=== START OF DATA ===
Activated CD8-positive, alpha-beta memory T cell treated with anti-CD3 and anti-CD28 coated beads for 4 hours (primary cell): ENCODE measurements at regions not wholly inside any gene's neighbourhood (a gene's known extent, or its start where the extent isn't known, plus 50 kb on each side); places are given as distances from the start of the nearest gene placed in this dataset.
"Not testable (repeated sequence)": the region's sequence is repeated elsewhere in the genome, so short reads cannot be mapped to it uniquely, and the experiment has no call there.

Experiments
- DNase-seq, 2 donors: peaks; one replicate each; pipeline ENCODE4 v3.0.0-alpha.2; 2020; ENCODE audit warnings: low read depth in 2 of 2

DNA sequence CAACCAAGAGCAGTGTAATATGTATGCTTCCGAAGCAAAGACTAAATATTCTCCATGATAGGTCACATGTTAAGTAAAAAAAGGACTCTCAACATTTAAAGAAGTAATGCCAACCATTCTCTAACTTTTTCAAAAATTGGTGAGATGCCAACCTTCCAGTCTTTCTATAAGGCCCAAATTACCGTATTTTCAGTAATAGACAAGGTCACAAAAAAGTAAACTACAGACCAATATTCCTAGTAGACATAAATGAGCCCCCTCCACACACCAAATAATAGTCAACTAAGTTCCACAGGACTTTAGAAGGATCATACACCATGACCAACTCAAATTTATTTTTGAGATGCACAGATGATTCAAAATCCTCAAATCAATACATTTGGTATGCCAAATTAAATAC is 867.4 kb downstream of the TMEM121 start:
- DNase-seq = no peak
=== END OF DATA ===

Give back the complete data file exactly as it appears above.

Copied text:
Activated CD8-positive, alpha-beta memory T cell treated with anti-CD3 and anti-CD28 coated beads for 4 hours (primary cell): ENCODE measurements at regions not wholly inside any gene's neighbourhood (a gene's known extent, or its start where the extent isn't known, plus 50 kb on each side); places are given as distances from the start of the nearest gene placed in this dataset.
"Not testable (repeated sequence)": the region's sequence is repeated elsewhere in the genome, so short reads cannot be mapped to it uniquely, and the experiment has no call there.

Experiments
- DNase-seq, 2 donors: peaks; one replicate each; pipeline ENCODE4 v3.0.0-alpha.2; 2020; ENCODE audit warnings: low read depth in 2 of 2

DNA sequence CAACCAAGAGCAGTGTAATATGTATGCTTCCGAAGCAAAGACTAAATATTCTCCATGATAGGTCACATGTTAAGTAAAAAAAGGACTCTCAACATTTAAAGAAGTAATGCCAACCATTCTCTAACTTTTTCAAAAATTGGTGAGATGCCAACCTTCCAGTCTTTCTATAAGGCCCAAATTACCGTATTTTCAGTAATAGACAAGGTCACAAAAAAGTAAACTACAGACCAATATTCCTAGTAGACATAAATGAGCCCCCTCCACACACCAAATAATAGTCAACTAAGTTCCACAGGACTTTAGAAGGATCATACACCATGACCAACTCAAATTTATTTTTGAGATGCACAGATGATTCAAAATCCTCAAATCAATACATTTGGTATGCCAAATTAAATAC is 867.4 kb downstream of the TMEM121 start:
- DNase-seq = no peak